• Australian dollar (versus US dollar) has returned back to record highs, negatively impacting revenues from foreign projects for Australian construction companies.

  • A hard landing in China could see demand for raw materials weaken, causing mining companies to reconsider capital expenditure plans.

  • Notable failure for toll road projects in Australia due to inflated traffic . projections could hit investment in that sector .

Company Overview

Leighton was established in 1949. It began life as a small, privately owned civil engineering company before diversifying over the years into a fully integrated infrastructure solutions provider, across construction, mining and services. It is able to handle project development and contracting services and has operations in 20 different countries across the Asia Pacific and Middle East regions. Leighton Holdings' subsidiaries include John Holland and Theiss. The company is 55% majority owned by German construction major Hochtief.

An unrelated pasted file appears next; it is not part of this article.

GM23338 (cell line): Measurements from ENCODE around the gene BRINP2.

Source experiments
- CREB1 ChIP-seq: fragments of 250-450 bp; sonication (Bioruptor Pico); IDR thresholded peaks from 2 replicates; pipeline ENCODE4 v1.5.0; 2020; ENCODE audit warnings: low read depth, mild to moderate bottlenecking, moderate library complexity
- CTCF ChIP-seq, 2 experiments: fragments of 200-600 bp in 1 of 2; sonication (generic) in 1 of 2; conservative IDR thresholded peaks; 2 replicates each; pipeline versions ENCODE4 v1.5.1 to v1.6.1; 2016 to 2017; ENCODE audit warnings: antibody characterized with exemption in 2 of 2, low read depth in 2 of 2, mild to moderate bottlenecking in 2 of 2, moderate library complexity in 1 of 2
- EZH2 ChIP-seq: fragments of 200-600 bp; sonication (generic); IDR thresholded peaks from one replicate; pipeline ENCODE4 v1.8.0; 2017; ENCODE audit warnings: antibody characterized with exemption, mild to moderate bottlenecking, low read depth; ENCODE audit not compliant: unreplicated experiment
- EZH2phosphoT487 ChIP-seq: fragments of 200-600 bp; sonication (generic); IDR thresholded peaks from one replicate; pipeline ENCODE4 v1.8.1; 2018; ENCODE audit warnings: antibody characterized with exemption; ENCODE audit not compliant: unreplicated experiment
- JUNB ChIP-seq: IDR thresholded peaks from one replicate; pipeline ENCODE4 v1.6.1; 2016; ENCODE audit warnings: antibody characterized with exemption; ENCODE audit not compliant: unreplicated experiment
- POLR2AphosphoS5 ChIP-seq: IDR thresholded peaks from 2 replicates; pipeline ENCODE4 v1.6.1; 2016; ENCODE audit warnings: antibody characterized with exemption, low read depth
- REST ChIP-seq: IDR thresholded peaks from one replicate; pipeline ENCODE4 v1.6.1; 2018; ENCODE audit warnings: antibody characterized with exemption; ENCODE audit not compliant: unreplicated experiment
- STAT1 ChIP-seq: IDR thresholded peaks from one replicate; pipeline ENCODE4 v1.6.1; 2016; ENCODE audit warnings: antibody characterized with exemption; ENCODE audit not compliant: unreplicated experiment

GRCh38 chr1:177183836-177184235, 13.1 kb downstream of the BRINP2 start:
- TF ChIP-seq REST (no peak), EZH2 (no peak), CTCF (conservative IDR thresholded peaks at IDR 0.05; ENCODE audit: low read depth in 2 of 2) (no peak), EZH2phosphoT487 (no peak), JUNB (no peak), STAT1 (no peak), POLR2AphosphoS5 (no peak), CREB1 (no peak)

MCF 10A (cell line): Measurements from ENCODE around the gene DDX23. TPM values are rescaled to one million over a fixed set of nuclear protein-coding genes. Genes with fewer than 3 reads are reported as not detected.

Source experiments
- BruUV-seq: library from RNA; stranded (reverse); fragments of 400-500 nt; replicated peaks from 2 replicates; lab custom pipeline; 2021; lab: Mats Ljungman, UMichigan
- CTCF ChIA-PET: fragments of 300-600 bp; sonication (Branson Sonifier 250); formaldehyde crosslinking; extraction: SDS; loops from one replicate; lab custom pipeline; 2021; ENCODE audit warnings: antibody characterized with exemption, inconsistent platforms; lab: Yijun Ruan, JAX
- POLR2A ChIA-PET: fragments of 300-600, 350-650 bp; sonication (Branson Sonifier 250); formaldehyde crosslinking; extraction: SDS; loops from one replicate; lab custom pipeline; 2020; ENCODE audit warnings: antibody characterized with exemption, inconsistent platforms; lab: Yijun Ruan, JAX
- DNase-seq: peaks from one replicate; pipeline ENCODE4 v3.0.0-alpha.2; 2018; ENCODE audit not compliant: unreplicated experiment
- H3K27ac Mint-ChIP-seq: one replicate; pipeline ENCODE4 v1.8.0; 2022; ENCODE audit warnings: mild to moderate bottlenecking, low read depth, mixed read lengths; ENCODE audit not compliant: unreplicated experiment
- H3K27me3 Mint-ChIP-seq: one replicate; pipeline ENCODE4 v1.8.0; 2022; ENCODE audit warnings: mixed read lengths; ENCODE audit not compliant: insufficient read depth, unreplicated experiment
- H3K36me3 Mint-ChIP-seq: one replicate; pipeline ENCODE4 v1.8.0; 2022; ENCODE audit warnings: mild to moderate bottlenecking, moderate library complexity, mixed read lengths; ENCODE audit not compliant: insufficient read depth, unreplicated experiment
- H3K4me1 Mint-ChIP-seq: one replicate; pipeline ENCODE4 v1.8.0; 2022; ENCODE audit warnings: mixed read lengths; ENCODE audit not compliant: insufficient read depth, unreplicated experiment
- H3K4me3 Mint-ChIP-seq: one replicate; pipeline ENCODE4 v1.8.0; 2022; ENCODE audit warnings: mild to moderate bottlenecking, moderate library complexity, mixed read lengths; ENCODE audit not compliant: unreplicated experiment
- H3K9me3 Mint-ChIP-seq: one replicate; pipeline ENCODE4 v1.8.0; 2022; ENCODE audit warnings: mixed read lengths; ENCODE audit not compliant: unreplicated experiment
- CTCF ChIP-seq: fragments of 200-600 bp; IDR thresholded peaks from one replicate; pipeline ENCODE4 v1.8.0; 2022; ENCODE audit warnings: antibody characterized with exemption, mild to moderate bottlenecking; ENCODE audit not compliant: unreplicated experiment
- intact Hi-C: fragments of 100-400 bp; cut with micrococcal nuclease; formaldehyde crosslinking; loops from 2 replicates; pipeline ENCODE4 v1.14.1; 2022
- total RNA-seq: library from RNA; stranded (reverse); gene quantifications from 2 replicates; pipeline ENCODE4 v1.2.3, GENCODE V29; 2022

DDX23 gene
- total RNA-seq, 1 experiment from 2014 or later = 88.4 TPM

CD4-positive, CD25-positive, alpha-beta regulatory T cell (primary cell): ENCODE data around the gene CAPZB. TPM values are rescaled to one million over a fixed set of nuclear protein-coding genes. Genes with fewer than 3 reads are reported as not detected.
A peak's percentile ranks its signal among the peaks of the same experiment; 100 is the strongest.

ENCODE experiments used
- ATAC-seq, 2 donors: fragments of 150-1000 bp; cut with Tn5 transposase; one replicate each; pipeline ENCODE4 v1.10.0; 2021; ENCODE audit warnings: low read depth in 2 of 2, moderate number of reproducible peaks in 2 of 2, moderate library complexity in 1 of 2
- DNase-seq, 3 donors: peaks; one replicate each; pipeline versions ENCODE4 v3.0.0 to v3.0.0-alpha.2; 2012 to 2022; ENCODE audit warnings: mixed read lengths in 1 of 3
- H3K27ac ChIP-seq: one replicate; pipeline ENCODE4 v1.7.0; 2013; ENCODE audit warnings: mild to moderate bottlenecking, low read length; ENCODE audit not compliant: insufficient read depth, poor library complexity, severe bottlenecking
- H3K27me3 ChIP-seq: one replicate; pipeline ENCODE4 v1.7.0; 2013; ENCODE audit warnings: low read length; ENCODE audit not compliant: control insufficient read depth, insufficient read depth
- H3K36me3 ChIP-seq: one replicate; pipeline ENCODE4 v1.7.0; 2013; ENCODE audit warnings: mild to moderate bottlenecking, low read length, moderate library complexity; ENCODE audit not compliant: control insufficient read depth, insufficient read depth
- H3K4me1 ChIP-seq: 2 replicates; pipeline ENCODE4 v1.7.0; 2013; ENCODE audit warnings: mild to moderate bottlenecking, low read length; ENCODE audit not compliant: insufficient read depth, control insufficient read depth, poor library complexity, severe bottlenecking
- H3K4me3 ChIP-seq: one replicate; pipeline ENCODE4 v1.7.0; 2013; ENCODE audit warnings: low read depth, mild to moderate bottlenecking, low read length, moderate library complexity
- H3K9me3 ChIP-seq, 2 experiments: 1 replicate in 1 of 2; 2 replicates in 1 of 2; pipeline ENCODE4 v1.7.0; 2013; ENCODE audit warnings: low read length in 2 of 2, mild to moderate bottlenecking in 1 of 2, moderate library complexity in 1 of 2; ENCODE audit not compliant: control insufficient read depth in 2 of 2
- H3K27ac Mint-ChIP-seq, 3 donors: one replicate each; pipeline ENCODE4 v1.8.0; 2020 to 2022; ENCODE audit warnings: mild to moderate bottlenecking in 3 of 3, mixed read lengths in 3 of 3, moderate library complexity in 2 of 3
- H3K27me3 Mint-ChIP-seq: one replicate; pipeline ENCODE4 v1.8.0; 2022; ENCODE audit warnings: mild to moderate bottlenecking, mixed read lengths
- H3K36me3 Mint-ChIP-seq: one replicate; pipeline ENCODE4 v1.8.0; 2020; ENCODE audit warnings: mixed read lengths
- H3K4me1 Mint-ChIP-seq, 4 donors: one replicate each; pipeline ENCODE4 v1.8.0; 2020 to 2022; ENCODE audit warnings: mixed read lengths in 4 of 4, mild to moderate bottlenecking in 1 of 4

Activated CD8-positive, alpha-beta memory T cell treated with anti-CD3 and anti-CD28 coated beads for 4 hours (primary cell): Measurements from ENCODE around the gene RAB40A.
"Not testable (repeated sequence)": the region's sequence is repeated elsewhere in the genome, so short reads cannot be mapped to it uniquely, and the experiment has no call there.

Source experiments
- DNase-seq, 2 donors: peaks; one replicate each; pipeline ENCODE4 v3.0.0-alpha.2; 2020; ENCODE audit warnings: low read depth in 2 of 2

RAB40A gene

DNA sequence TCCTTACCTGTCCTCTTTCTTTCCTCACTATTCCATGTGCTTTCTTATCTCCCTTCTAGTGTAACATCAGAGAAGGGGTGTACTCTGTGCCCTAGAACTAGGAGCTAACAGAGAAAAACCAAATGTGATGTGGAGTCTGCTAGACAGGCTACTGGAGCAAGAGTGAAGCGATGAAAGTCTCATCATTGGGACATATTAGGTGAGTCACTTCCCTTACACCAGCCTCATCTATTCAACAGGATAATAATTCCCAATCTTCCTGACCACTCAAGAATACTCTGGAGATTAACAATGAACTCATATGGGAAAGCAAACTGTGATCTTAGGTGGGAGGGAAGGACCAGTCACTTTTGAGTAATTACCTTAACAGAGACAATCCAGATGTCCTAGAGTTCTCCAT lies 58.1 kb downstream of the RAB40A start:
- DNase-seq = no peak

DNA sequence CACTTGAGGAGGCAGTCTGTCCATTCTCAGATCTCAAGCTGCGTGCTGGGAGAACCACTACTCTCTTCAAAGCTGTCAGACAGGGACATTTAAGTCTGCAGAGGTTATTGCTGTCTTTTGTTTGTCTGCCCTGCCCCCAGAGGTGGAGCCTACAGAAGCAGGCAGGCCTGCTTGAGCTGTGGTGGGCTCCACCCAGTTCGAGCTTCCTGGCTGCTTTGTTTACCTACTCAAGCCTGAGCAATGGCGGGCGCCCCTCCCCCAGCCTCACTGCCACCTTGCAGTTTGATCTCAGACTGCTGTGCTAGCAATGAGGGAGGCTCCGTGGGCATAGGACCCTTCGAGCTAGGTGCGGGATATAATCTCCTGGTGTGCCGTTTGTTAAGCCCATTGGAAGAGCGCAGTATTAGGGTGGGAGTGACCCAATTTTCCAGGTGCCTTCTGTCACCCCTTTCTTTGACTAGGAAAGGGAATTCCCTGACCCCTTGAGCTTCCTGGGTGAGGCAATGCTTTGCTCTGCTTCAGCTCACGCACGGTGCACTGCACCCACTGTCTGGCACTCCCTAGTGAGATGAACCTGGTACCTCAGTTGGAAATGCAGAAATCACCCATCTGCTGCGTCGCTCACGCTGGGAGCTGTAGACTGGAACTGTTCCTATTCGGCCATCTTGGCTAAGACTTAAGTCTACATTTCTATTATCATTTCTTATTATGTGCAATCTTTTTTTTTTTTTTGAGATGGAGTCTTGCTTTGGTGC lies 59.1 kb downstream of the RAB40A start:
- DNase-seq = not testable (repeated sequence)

Strategy

Leighton Holdings is facing trouble from every angle, with little respite expected. The company's exposure to high-growth international markets is being eroded by an exceptionally strong Australian dollar; domestic projects have been hit by delays and its Middle East operations are still awaiting payment. Despite a strong fundamental strategy, these issues are weighing on both the company's share price and its profit outlook.

Declining Work In Hand: Leighton's work in hand, an indicator of future earnings, has continued to decline slightly - from AUD45.6bn (US$48.8bn) at the end of December 2010 to AUD44.6bn (US$47.8bn) in December 2011 - and this inhibits the potential for revenue growth for the company in 2012. Over the past six months, the company did not win any major projects in several key overseas markets such as the Middle East, India and Mongolia, while Indonesia's work in hand did not improve because of new contracts, but rather due to the resumption of mining works previously affected by extreme bad weather. Leighton also did not win sufficient projects in Australia to maintain its order backlog, with work in hand from Australia declining by 9.6% y-o-y.